April 26, 2012
Choosing The Right Hospital May Save Your Baby’s Life
Choosing the right hospital may make the difference between life and death for very low birth weight infants, according to research led by the University of Pennsylvania School of Nursing and released today in JAMA, The Journal of the American Medical Association.
In a comprehensive study of 72,235 infants born in 558 hospitals across the nation, the researchers found that babies cared for in hospitals with the Magnet credential were less likely to die, acquire a hospital-based infection, or suffer severe brain hemorrhage. While only 1.5 percent of births nationally are very low birth weight babies, weighing between 1 and 3.3 pounds, they account for more than half of all infant deaths. Nearly 16,000 VLBW infants died in 2007, most within the first month of life.
"Babies born in Magnet hospitals had 13 percent lower odds of death within the first week of life, 14 percent lower odds of infection, and 12 percent lower odds of hemorrhage," said lead author and nursing professor Eileen Lake, PhD, RN. "Surviving hemorrhage may have serious lifelong consequences for these infants, and can result in cerebral palsy, lower IQ, and developmental delays." Babies born in for-profit hospitals showed higher rates of infection, the researchers found, which doubles the infants' chances of dying; brain hemorrhage results in a six times greater risk of death.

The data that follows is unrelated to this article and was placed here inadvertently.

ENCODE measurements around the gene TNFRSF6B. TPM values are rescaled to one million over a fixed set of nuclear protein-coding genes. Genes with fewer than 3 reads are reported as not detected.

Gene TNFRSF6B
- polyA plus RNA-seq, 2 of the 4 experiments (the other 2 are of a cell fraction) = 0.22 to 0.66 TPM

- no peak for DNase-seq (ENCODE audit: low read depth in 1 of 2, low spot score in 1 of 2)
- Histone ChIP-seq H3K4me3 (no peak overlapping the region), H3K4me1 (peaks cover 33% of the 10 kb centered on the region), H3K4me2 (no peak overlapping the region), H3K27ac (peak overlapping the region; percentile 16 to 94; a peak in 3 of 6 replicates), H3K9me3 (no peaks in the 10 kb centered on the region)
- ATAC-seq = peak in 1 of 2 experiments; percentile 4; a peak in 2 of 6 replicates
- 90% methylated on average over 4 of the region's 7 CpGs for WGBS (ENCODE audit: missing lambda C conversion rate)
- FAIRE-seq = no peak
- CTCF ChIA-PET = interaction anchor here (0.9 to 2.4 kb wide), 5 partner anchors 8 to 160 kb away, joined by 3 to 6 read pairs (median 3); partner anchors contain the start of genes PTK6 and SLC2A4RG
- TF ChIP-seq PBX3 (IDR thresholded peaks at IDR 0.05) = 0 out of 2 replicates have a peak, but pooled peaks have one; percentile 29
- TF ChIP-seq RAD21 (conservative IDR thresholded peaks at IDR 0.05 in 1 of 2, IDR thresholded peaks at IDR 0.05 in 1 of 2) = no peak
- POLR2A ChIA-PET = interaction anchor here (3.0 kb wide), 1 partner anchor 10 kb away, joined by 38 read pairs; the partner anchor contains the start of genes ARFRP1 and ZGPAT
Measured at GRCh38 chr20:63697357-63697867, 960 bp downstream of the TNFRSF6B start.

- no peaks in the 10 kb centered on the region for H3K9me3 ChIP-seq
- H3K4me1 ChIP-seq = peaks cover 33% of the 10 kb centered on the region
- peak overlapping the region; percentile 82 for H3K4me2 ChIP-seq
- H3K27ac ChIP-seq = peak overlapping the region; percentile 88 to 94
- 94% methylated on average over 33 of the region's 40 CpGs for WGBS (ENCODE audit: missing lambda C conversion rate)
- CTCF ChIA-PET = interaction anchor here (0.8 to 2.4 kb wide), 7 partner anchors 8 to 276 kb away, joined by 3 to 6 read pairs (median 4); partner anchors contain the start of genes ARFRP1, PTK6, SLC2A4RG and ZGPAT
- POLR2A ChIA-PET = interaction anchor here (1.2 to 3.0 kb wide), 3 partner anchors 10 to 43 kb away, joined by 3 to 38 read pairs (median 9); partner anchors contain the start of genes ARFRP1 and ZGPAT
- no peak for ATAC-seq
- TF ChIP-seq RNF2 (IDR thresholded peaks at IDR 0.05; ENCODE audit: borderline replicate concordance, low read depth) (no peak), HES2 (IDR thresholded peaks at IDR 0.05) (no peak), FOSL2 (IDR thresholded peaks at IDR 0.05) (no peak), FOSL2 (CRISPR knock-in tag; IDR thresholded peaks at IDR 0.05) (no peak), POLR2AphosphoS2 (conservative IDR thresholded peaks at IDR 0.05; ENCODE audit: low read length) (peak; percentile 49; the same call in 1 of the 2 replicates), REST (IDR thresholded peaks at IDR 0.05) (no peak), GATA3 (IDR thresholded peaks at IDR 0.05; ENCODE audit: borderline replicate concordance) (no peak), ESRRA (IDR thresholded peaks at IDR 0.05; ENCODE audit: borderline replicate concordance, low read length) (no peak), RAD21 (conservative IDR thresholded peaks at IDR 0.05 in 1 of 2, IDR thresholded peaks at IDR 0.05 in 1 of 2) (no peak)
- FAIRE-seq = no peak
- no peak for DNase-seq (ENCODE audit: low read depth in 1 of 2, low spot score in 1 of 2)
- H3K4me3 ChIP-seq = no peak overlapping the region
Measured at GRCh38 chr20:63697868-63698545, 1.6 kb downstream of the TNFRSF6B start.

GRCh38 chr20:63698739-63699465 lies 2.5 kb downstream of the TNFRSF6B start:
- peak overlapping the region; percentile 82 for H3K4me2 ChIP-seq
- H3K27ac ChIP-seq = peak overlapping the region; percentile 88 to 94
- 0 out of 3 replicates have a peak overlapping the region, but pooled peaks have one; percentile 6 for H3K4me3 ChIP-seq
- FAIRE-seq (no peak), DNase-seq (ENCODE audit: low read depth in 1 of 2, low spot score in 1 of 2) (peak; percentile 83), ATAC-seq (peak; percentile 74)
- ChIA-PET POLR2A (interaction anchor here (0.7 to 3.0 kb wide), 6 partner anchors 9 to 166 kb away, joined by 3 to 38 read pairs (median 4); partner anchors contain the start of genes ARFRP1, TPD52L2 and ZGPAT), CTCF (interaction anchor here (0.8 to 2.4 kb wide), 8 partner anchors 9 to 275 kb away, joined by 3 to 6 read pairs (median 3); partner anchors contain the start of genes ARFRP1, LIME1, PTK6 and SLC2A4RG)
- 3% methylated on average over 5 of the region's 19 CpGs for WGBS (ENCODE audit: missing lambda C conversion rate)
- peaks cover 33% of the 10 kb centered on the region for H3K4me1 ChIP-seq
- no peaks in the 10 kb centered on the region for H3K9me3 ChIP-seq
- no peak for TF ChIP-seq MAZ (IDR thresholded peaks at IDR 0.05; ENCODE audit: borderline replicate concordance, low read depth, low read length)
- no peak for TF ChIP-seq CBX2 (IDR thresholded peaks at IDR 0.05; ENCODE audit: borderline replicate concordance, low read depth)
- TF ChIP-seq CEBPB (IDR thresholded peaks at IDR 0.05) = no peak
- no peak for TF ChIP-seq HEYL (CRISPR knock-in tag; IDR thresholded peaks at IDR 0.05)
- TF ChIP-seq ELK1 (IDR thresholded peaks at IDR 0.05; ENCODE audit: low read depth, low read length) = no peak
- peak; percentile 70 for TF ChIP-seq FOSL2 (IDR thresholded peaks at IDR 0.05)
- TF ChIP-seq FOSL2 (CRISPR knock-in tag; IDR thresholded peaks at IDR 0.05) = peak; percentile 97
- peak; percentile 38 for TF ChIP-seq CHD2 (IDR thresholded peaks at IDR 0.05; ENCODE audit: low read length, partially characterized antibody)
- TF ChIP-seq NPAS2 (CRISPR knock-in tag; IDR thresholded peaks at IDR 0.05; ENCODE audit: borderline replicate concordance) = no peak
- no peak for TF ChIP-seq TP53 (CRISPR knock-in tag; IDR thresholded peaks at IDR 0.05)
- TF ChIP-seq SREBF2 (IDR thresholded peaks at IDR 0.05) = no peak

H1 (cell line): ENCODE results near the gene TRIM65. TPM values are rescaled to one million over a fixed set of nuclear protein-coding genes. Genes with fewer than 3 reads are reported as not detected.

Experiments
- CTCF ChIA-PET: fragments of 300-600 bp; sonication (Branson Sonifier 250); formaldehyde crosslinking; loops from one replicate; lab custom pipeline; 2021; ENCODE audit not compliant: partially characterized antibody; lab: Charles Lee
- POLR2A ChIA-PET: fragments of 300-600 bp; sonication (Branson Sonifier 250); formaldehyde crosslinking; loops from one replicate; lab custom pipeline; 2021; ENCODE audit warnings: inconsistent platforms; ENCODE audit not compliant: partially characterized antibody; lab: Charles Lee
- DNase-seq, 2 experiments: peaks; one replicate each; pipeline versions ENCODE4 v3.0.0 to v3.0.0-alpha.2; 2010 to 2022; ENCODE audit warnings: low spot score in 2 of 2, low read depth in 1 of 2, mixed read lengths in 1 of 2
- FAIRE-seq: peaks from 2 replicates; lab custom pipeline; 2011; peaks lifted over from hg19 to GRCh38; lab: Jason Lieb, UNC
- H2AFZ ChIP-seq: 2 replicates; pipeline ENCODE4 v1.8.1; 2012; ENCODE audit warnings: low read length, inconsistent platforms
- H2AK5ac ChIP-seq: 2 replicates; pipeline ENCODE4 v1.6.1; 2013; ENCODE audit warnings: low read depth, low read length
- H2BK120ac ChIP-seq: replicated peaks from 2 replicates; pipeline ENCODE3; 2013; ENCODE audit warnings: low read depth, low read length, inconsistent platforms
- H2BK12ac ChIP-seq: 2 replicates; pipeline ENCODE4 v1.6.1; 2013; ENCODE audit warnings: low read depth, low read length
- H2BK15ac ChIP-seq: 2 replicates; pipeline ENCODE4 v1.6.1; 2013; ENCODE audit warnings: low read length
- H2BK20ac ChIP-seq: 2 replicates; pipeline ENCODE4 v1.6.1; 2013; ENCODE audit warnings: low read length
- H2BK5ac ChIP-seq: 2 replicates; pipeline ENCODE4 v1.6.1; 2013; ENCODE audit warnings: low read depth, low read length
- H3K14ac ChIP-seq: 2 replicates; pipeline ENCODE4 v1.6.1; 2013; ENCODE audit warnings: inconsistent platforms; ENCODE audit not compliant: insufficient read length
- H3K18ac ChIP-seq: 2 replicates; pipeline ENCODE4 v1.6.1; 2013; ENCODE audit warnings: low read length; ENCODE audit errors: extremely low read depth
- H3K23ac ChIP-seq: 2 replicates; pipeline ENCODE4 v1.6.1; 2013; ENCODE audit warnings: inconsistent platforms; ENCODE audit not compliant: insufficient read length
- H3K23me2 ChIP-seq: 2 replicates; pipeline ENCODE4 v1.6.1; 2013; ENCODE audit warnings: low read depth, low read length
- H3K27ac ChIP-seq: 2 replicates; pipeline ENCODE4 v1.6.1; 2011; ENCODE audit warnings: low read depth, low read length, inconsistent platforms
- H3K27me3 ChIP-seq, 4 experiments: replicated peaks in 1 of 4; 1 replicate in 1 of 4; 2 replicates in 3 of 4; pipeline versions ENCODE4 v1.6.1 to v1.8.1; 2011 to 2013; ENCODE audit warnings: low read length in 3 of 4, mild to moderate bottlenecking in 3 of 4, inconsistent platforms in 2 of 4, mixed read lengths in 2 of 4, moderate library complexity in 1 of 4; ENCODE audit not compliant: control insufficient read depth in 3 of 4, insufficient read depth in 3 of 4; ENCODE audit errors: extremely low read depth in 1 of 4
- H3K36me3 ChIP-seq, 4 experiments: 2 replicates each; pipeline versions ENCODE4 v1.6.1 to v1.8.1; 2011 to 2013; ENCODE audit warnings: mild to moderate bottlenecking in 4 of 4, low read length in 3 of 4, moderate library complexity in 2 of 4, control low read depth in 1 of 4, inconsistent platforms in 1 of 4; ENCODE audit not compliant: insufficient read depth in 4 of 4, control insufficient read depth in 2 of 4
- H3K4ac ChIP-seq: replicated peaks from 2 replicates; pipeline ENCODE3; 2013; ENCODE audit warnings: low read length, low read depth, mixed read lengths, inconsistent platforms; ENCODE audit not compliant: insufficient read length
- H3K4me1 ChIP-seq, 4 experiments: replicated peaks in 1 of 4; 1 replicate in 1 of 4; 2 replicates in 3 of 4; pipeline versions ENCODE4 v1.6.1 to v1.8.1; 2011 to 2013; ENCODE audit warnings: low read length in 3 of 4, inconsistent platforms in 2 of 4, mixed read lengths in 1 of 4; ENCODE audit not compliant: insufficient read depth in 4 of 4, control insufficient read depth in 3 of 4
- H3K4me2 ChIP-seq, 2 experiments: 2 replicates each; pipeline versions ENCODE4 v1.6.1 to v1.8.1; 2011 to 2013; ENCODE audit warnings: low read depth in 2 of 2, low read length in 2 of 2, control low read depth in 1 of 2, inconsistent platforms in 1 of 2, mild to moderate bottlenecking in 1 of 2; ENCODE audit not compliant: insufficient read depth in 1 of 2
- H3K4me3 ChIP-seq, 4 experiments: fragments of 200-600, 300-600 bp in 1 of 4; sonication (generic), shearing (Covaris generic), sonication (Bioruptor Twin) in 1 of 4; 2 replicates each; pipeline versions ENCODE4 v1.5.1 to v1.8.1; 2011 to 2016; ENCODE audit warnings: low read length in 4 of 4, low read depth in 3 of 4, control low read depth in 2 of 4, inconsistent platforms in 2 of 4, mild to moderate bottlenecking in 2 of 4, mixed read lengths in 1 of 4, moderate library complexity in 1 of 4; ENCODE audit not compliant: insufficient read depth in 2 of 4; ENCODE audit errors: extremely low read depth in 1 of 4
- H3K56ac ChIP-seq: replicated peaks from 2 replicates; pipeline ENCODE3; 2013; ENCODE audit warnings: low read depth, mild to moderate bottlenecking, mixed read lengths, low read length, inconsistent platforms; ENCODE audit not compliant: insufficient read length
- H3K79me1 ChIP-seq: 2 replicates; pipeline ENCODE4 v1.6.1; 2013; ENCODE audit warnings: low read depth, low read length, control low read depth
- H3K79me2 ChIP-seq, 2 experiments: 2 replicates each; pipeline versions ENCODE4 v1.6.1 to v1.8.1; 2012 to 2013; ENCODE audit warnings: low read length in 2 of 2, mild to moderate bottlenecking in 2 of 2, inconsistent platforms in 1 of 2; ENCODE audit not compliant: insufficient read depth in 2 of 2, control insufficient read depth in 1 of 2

The Magnet designation is given to hospitals after an extensive review by the American Nurses Credentialing Center for "quality patient care, nursing excellence, and innovations in professional nursing practice," the researchers wrote, noting that these tiniest of infants require nurses to make "complex assessments, implement highly intensive therapies, and make immediate adjustments dependent on infant response."
While only seven percent of US hospitals have the Magnet designation, one in five hospitals (20 percent) with a NICU have been awarded the credential. However, the study noted that twice as many white infants as black infants were born in Magnet hospitals.
"In absolute terms, the outcomes are 1 to 2 percentage points lower in Magnet hospitals, which translates to 300 infants each year who could be spared each of these severe consequences," said Dr. Lake. "Access to Magnet hospitals can literally make a life or death difference." The Magnet designation which refers to a hospital's ability to attract and retain nurses, can usually be found on a hospital's website or on the ANCC website.
The researchers studied premature infants weighing from 500 to 1500 grams at birth with the average being 1036 (2.2 pounds). Forty-seven percent were white; 29 percent were black, and 24 percent Hispanic, Asian or American Indian and were born in 2007 and 2008.
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